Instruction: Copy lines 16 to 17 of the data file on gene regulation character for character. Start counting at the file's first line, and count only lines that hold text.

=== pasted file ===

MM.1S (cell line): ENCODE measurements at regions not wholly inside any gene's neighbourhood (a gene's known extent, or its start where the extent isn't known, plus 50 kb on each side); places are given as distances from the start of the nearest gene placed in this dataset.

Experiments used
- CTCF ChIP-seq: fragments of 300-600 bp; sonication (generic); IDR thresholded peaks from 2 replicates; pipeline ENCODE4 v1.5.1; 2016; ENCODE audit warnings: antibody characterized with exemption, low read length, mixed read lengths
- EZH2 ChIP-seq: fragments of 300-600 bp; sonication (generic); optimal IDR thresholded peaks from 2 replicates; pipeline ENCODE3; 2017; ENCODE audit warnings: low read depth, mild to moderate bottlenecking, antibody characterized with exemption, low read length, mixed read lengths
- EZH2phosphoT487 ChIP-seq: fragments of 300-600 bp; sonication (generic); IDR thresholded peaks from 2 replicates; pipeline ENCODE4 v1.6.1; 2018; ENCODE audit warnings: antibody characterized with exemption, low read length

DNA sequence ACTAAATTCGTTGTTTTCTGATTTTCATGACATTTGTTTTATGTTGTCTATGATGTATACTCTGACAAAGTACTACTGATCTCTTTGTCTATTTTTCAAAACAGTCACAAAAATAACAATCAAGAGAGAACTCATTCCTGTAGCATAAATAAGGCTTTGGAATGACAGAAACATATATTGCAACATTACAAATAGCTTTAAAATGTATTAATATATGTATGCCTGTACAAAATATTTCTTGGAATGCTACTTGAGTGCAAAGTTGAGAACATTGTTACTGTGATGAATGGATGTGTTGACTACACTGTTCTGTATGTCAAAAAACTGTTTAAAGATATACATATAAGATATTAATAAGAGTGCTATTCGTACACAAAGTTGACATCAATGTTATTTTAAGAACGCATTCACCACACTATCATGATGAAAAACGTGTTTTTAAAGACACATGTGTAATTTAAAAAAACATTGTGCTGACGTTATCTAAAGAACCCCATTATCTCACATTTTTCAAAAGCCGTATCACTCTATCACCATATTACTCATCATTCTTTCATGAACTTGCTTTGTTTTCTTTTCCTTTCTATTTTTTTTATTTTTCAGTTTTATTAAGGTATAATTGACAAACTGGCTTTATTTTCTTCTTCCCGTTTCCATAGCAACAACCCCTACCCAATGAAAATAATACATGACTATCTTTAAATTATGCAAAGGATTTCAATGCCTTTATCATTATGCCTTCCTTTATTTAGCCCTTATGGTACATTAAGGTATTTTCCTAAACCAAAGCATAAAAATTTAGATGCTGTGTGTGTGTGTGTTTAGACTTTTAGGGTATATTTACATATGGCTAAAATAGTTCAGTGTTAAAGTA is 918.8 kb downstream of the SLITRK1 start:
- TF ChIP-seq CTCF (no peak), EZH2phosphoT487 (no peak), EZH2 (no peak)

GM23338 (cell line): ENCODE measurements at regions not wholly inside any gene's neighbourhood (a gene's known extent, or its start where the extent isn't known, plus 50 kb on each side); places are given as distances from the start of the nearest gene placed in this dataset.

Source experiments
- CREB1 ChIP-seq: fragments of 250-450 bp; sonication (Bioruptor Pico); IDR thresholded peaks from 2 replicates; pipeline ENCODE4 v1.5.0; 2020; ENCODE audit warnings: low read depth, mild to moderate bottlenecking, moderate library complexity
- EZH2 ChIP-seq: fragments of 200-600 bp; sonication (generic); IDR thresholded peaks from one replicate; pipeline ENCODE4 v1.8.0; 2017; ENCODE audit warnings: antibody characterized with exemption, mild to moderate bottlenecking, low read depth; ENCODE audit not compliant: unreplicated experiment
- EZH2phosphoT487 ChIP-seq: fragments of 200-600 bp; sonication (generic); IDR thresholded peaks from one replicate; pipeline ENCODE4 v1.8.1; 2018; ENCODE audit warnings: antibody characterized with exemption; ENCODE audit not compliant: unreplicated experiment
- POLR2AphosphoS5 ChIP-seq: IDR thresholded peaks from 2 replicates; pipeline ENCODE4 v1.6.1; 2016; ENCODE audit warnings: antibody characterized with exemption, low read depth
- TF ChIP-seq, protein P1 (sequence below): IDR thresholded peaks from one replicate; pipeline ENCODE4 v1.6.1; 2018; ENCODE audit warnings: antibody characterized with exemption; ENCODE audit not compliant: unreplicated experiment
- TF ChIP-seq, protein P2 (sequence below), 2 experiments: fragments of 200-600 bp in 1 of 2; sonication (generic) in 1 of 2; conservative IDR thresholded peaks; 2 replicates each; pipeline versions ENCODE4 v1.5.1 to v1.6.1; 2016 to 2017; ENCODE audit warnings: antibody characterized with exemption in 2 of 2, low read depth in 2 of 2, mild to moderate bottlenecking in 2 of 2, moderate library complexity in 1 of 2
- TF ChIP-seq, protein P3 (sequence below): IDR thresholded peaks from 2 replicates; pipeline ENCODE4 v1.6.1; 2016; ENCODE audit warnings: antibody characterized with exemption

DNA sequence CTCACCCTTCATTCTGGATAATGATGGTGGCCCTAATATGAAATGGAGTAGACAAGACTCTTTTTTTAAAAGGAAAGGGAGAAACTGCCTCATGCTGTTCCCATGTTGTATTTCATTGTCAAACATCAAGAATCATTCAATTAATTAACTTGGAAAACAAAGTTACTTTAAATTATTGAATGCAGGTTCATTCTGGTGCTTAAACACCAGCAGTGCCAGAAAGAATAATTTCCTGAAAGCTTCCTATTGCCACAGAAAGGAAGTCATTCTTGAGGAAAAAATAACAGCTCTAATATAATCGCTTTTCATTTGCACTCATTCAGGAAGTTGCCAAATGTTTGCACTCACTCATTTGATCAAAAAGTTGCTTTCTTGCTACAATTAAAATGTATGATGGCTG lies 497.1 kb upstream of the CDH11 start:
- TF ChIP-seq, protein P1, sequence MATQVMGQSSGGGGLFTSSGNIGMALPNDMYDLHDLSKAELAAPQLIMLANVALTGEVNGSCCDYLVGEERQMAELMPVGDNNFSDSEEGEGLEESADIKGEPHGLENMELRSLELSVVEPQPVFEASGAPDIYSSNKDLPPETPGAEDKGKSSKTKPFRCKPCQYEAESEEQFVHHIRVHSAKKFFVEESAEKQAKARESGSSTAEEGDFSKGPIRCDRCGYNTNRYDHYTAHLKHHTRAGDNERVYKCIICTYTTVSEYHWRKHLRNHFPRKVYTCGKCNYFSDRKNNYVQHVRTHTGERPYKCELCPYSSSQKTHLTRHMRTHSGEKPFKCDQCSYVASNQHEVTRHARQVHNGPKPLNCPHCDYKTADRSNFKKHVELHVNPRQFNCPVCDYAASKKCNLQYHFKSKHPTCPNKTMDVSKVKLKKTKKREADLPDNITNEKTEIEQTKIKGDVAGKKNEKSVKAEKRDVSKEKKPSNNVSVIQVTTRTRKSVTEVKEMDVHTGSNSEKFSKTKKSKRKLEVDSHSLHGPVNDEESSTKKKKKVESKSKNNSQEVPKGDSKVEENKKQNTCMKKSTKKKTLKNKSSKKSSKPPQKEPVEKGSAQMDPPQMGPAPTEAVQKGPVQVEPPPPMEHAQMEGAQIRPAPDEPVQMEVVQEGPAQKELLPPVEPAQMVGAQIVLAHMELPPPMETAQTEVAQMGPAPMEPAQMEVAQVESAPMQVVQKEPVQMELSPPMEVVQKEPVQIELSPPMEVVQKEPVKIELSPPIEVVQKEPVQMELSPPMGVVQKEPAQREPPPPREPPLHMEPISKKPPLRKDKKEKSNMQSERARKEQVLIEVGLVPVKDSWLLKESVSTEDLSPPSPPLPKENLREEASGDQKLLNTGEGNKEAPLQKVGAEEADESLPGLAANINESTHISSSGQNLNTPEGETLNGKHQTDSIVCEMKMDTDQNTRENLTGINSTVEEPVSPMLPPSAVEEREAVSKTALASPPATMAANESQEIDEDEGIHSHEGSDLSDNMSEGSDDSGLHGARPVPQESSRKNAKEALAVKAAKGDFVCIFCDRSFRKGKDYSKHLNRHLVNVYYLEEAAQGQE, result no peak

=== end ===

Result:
- TF ChIP-seq, protein P3 (sequence below): IDR thresholded peaks from 2 replicates; pipeline ENCODE4 v1.6.1; 2016; ENCODE audit warnings: antibody characterized with exemption

DNA sequence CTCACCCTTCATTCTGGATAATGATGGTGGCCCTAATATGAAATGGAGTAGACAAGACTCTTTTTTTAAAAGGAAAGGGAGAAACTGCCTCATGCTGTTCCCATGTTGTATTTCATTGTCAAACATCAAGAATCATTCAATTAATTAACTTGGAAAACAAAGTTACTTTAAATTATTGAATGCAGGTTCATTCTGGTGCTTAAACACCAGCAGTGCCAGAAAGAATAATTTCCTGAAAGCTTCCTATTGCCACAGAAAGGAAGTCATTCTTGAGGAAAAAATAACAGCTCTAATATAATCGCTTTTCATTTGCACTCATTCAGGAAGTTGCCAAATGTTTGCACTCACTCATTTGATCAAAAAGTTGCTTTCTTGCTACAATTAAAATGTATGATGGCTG lies 497.1 kb upstream of the CDH11 start: